Early in their marriage, Prevost worked in the surgical intensive care unit at the M.D. Anderson Cancer Center at The University of Texas in Houston. It was in the SICU that she encountered a role model—a clinical nurse specialist (CNS)—who provided direction for her future career. She immediately knew that she had to become an expert leader, just like the CNS, and when the family moved to Charleston, South Carolina, she enrolled in the CNS program at the Medical University of South Carolina. While in her MSN program, Prevost again worked in the SICU. She also gave birth to two daughters, Liz and Emily, during that time.
Her husband’s early career required several moves. After South Carolina, it was back to Houston, Texas, where she worked as a CNS at Texas Heart Institute and enrolled in the doctoral program at Texas Woman’s University. At TWU, Prevost developed a passion for elderly patients and clinical research. She was constantly on a mission to demonstrate that expert nursing care made a significant difference for patients. She completed her PhD in 1992 while working as a CNS on a geriatric assessment team within the Veterans Administration and also serving as an assistant professor at Northwestern State University in Shreveport, Louisiana.
Publish and flourish
With her doctoral studies behind her, Prevost focused her passion for older patients and scholarship on research that resulted in extensive publication in peer-reviewed journals and book chapters, as well as regional, national and international presentations. During this time, the seed was also planted for her future work with the honor society when she served as an international collateral grant reviewer.
In 1993, Prevost accepted an appointment as an associate professor at The University of Texas Medical Branch (UTMB) in Galveston. She started as a clinical nurse researcher, but the scope of her role expanded each year to eventually include outcomes evaluation and nursing education. Jana Stonestreet, PhD, RN, NEA-BCJ, executive nursing consultant with Workforce Insight, supervised Prevost when she was serving as a critical-care administrative and clinical nurse specialist at St. Luke’s Episcopal Hospital in Houston and as director of outcomes research and education at UTMB. Stonestreet shares the following:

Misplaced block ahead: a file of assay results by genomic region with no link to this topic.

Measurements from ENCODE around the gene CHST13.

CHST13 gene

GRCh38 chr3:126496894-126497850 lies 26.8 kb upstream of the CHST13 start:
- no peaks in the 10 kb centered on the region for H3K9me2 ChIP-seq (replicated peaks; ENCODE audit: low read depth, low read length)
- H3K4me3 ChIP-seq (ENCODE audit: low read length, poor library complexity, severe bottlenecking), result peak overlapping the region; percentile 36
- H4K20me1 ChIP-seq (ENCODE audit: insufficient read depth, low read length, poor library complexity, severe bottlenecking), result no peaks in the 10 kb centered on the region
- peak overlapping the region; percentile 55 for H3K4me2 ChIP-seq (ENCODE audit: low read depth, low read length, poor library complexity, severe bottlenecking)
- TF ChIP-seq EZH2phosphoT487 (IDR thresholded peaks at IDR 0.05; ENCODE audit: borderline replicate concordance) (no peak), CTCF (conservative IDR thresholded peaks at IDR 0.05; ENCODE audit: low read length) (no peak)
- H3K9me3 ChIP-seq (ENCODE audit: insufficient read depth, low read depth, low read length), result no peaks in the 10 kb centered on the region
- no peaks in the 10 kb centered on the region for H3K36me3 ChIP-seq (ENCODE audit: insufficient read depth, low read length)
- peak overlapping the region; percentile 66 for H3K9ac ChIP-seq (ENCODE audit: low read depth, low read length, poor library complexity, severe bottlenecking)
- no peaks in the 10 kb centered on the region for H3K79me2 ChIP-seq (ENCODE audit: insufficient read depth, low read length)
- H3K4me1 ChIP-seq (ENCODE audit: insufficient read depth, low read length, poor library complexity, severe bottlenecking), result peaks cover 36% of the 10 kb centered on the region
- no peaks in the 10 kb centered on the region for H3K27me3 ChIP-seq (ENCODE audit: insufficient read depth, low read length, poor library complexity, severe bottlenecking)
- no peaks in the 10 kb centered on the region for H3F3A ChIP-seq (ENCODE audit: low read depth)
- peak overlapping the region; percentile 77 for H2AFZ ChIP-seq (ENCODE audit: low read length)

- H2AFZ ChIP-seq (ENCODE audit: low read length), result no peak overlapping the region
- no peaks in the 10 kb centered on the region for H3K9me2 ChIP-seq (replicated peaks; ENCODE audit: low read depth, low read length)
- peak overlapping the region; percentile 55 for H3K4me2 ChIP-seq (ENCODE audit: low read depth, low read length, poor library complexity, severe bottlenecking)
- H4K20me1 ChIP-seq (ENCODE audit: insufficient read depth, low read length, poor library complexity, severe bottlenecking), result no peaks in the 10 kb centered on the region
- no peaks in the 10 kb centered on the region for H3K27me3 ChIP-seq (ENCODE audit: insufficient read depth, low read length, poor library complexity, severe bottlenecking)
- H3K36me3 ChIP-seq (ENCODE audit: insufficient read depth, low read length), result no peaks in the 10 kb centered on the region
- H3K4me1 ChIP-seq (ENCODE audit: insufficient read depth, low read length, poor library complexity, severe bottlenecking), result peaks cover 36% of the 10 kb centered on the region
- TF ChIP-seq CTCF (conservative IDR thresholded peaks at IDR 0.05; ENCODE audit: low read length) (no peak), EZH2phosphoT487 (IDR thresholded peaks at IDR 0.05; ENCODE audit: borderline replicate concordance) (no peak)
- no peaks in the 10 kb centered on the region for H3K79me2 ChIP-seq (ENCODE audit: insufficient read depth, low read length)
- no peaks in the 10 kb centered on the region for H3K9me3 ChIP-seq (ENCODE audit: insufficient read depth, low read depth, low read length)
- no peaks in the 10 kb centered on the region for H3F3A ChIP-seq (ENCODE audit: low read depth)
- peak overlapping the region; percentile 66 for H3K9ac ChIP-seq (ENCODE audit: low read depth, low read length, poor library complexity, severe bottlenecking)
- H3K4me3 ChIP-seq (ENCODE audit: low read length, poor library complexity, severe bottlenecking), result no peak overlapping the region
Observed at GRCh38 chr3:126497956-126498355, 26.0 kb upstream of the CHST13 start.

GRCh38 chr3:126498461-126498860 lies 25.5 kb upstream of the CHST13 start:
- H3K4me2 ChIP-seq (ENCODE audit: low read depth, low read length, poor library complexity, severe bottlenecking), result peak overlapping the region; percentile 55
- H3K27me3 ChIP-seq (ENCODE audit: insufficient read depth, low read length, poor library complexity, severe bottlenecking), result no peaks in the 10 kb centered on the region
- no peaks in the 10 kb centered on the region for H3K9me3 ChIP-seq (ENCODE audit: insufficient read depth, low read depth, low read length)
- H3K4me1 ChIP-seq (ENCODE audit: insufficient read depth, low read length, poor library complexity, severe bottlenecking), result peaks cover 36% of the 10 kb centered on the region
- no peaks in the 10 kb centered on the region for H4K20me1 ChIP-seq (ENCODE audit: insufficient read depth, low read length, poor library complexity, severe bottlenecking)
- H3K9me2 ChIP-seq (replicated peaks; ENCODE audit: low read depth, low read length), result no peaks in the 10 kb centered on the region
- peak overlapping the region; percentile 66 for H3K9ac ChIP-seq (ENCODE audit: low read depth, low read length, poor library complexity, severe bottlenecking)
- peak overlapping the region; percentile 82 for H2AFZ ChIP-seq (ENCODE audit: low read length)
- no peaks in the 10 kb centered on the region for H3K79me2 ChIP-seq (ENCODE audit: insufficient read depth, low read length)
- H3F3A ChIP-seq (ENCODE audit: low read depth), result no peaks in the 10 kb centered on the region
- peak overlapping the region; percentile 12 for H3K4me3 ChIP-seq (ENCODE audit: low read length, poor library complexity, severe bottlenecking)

Suzanne has always been the consummate scholar. As director of outcomes research, she led the creation of the nursing service research agenda. This plan focused on a number of nurse-sensitive indicators, and the program was credited for significantly improving the quality of care provided to patients within our hospitals. These processes and outcomes were shared through publications, as well as regional and national presentations, and contributed to improving both the internal and external image and reality of nursing within our health care system.
Although Suzanne has always personally been highly productive in her contributions to nursing literature, the impact she has had on others is even more impressive. The team of clinical nurse specialists she led, as well as other leaders and staff in the organization, were helped to grow professionally by Suzanne’s encouragement, support and drive.
Always the role model, she led by example. She has always had a way of helping others and showing the way. As a result, many of the nursing leaders and clinical nurse specialists who worked with Suzanne presented at regional and national meetings, and were published in peer-reviewed journals for the first time.
Prevost has fond memories of that time in her career, especially her experiences directing advanced practice nurses and helping them demonstrate the impact of their work. Recognizing the importance of investing in the long-term future of Sigma Theta Tau International, Prevost became a Virginia Henderson Fellow in 1997.
From Houston to Murfreesboro
In 1998, enticed by the opportunities that came with the National HealthCare Chair of Excellence in Nursing that was offered to her at Middle Tennessee State University (MTSU) in Murfreesboro, Tennessee, Prevost accepted the unique, full-time faculty position, which was funded by a nursing home corporation. In addition to teaching, she worked closely with the corporation as a clinical consultant, educator and research facilitator. Karen Ward, PhD, RN, COI, professor and director of the School of Nursing at MTSU, observes of Prevost: “It’s a pleasure to have worked with Suzanne. She provided many faculty, including myself, with the opportunity to publish and present. Her door was always ‘open,’ even if she had it closed to work on her own manuscripts! When dealing with problematic situations, she was able see the big picture and offer helpful insights. I was always appreciative of her input. It is so exciting—both for her and for Sigma Theta Tau International—that she will be installed as our next president.”